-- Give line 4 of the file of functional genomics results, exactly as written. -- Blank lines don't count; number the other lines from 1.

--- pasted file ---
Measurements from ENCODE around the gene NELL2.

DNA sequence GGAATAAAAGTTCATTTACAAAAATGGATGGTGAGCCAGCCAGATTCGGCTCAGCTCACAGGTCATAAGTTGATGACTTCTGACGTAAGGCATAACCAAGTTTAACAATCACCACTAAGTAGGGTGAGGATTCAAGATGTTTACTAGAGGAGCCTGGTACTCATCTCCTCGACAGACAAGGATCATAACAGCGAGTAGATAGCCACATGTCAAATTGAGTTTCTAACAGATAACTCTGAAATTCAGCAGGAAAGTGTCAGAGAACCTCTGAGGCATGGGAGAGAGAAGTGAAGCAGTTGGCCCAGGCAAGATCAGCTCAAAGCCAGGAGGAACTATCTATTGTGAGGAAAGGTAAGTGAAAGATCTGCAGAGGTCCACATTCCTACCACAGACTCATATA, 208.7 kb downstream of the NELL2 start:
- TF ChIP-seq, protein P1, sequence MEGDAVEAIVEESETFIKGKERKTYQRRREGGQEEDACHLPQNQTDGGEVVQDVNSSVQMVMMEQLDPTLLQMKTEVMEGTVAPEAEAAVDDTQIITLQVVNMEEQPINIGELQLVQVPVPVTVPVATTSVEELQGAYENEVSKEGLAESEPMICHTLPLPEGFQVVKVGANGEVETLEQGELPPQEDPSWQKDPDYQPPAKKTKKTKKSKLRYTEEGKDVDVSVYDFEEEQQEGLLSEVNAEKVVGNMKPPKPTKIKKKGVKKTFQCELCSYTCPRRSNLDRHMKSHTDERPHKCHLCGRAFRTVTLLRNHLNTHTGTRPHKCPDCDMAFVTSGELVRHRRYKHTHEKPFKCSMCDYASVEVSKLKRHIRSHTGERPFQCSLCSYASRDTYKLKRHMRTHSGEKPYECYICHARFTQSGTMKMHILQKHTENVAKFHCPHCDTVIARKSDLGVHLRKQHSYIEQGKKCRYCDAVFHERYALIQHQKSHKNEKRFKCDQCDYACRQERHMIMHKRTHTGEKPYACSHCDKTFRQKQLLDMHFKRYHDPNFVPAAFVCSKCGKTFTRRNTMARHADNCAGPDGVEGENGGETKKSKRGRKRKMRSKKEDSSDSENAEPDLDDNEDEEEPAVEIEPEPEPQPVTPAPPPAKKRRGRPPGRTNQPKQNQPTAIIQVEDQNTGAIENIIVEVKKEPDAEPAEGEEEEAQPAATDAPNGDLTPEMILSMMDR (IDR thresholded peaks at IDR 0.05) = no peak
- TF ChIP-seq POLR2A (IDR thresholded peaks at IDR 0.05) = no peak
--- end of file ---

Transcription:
- TF ChIP-seq POLR2A (IDR thresholded peaks at IDR 0.05) = no peak